At Gallup, we are officially predicting–regardless of turnout level–at least 40 seats for Republicans.  Based on the numbers and our historical model, Republicans should land about 60+ House seats, easily gaining the majority.

Personally, I’ll say 65 just to be (arbitrarily) specific.  I’ll also predict that Republicans pick up 7 seats in the Senate, 3 short of a majority in that body.

What do you think? Feel free to leave your own predictions in the comments section.


Social Science: Apparently Too ‘Sciencey’ for the Iranian Government…

so says a senior Education Ministry official:

“Expansion of 12 disciplines in the social sciences like law, women’s studies, human rights, management, sociology, philosophy….psychology and political sciences will be reviewed,” Abolfazl Hassani was quoted as saying in the Arman newspaper.

“These sciences’ contents are based on Western culture. The review will be the intention of making them compatible with Islamic teachings.”

The Ayatollah added:

“Many disciplines in the humanities are based on principles founded on materialism disbelieving the divine Islamic teachings,” Khamenei said in a speech reported by state media.

“Thus such teachings…will lead to the dissemination of doubt in the foundations of religious teachings.”

I have no doubt that this will only serve to elevate Iranian social science to new heights.  I mean, it isn’t like doubt is fundamental to the scientific enterprise or anything…

[via The Monkey Cage]


In Praise of Falsification

For those that have not read it yet, The Atlantic recently featured an article profiling Dr. John Ioannidis who has made a career out of falsifying many of the findings of medical research that guides clinical practice.  Ioannidis’ research should cause us all to appreciate the various bias we may bring to our own work:

[C]an any medical-research studies be trusted?

That question has been central to Ioannidis’s career. He’s what’s known as a meta-researcher, and he’s become one of the world’s foremost experts on the credibility of medical research. He and his team have shown, again and again, and in many different ways, that much of what biomedical researchers conclude in published studies—conclusions that doctors keep in mind when they prescribe antibiotics or blood-pressure medication, or when they advise us to consume more fiber or less meat, or when they recommend surgery for heart disease or back pain—is misleading, exaggerated, and often flat-out wrong. He charges that as much as 90 percent of the published medical information that doctors rely on is flawed. His work has been widely accepted by the medical community; it has been published in the field’s top journals, where it is heavily cited; and he is a big draw at conferences. Given this exposure, and the fact that his work broadly targets everyone else’s work in medicine, as well as everything that physicians do and all the health advice we get, Ioannidis may be one of the most influential scientists alive. Yet for all his influence, he worries that the field of medical research is so pervasively flawed, and so riddled with conflicts of interest, that it might be chronically resistant to change—or even to publicly admitting that there’s a problem. [my emphasis]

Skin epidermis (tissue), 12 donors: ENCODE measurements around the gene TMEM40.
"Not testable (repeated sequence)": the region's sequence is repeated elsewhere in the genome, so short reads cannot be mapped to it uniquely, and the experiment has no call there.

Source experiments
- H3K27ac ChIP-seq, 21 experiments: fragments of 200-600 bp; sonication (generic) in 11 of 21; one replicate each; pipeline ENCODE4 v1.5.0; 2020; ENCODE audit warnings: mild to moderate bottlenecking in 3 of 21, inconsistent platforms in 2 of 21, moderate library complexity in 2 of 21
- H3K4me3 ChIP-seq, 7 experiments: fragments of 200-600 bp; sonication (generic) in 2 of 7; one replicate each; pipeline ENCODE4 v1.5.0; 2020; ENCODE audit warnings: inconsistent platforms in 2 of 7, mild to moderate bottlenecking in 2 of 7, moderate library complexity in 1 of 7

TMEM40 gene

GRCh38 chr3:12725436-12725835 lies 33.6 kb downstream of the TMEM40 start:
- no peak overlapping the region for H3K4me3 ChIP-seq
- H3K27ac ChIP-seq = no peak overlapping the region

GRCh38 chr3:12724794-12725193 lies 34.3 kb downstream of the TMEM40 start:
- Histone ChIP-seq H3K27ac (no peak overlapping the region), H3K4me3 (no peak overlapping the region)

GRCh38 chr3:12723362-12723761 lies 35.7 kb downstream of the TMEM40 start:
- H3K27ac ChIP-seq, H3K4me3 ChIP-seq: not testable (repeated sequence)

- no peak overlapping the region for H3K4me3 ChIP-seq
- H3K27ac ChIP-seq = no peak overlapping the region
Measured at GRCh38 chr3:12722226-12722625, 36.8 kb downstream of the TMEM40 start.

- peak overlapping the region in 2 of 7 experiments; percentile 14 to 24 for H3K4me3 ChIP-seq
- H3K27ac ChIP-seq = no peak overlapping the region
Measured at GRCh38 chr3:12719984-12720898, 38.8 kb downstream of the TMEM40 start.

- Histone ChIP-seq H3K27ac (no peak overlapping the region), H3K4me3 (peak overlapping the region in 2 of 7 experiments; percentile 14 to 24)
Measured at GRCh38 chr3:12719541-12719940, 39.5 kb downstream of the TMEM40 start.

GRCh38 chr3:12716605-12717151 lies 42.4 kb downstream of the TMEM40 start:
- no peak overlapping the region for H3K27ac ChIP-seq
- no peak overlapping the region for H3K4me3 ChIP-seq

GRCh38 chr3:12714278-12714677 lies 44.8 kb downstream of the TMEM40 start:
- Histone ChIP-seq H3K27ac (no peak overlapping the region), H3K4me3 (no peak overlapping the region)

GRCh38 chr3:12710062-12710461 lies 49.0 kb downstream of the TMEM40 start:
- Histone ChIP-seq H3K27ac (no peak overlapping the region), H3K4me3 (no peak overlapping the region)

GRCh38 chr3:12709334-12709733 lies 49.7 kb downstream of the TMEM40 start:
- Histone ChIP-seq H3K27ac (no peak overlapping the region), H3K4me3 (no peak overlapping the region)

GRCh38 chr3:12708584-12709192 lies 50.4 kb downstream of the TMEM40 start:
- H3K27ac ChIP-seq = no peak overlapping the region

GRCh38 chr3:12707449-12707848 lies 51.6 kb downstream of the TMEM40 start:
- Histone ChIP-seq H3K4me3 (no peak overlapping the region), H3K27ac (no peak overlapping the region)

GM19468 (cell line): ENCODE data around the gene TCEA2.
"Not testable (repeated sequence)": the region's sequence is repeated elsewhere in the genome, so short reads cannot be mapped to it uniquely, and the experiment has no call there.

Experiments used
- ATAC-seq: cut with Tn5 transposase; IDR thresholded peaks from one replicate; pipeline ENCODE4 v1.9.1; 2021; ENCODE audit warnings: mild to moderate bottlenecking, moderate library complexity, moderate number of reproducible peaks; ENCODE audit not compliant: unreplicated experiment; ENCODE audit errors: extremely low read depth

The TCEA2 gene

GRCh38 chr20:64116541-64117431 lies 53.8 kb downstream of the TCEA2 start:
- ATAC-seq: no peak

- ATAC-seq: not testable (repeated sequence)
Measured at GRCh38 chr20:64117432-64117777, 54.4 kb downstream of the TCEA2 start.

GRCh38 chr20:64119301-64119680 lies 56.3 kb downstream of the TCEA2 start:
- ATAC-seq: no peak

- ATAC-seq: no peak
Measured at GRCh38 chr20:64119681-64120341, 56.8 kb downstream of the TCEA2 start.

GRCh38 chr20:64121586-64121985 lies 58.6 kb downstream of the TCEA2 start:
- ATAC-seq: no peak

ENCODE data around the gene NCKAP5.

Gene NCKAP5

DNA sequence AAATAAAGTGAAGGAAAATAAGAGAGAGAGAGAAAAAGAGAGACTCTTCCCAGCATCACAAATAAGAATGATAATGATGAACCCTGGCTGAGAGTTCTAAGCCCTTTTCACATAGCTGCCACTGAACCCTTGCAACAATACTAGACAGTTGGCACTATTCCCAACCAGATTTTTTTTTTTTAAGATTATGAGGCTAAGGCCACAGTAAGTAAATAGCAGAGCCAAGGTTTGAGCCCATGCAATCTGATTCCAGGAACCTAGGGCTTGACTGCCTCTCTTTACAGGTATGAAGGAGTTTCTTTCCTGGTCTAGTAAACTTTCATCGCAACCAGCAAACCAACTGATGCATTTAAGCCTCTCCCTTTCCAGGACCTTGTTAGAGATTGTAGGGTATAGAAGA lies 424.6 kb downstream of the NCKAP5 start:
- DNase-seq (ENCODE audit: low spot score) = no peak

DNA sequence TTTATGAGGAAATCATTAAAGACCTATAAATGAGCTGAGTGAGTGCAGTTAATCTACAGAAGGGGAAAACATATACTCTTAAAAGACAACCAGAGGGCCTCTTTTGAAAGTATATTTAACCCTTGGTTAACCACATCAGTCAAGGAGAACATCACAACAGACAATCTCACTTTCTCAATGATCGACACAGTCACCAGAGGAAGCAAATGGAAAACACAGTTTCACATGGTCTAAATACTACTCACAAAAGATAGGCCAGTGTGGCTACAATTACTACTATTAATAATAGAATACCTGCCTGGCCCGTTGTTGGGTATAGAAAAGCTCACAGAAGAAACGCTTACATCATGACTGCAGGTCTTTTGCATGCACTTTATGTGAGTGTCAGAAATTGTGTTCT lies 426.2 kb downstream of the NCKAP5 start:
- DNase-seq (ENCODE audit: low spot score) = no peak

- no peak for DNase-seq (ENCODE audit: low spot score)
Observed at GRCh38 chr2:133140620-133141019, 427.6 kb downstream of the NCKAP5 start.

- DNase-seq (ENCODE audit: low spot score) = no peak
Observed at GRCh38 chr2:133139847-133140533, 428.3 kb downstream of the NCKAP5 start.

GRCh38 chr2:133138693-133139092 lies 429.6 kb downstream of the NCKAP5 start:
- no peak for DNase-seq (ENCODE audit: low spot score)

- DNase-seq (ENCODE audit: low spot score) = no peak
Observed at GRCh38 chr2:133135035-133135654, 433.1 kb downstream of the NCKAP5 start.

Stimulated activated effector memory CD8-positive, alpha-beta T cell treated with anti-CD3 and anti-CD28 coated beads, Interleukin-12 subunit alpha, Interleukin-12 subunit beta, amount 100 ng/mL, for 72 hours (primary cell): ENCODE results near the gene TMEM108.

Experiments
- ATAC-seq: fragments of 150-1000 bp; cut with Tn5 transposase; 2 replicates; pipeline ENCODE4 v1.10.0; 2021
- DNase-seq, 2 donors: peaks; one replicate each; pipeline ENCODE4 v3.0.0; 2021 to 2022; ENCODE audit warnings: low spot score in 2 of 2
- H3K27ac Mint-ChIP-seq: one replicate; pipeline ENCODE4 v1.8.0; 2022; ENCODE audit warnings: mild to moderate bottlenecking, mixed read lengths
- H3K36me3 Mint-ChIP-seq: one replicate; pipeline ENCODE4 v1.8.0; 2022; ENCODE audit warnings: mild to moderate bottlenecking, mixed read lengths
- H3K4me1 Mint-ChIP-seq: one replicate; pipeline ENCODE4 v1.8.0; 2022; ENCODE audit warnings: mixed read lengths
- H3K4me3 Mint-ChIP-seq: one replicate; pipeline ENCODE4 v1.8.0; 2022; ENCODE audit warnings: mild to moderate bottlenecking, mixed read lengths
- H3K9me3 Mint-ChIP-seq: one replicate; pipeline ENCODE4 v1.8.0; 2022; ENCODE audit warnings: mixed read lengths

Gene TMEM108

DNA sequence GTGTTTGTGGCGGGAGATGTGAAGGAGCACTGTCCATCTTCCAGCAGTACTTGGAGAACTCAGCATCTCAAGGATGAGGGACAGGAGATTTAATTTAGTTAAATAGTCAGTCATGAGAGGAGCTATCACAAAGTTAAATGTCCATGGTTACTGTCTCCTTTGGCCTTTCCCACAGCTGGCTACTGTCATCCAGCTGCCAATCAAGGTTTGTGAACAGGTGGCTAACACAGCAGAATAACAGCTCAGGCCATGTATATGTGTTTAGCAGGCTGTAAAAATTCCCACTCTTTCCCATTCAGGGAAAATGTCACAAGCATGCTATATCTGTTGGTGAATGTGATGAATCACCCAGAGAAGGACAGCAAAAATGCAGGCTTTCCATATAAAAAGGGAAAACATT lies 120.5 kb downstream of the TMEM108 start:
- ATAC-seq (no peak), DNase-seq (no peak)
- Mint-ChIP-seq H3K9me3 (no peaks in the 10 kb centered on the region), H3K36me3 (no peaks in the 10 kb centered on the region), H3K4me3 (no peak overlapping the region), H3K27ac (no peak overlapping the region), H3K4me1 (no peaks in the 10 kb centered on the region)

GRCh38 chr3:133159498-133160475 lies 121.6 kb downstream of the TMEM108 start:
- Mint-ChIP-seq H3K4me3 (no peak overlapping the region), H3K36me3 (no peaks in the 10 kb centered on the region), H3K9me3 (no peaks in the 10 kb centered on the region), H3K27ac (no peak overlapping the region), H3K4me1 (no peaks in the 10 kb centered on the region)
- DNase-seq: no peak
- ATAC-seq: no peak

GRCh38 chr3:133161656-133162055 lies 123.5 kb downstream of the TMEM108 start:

Unlike most famous researchers, Ioannidis is not famous for a positive discovery or finding (unless you count his mathematical proof that predicts error rates for different methodologically-framed studies).  Instead, his status has been obtained because of his ability to falsify the work of others–to take their hypotheses and empirical research and show that they are wrong.

This is highly unusual, not only in the area of medical research, but in most academic disciplines.  The article notes that researchers are incentivized to publish positive findings–preferably paradigm altering ones–and this leads to a breakdown in the scientific method.  As Karl Popper so famously argued, knowledge accumulates based on the testing of theories that are then subjected to replication by other researchers.  If the original findings are falsified–meaning that the evidence does not support the theory–the theory is scrapped and replaced with a new theory that has greater explanatory power.  Knowledge is built through the cumulative falsification of theories.  One can think about falsification as the successive chipping away at a block of stone–the more we chip away the closer we get to an actual form.  If researchers are not incentivized to pursue falsification we all lose as a result, since incorrect findings are not vigorously retested and challenged.  According to Ioannidis, if they are challenged it is often years–if not decades-after they have been generally accepted by research communities.

It would appear that Theodore Roosevelt was not entirely correct.  The critic should, in fact, count a great deal.

[Cross-posted at Signal/Noise]


Friday Signaling Roundup

Here are a few quick signaling items for your perusal.  I will try to do a similar roundup each Friday if I’ve stumbled on enough items throughout the week.  Enjoy!

  • How to Signal That You Are Marrying for Love? It’s tougher than you might think.  Some suggest using a pre-nuptial agreement to signal one’s love and affection instead of their love of money.  If one is truly marrying for love and not money they should have no problem signing a pre-nup if they are the less-wealthy of the pair.  However, the pre-nup may act as a signal from the wealthier of the two parties that they have reason to believe that the marriage will not last.  Therefore, pre-nups are likely only an optimal signal when they are suggested at first by the least wealthy member of the couple. (via Cheap Talk)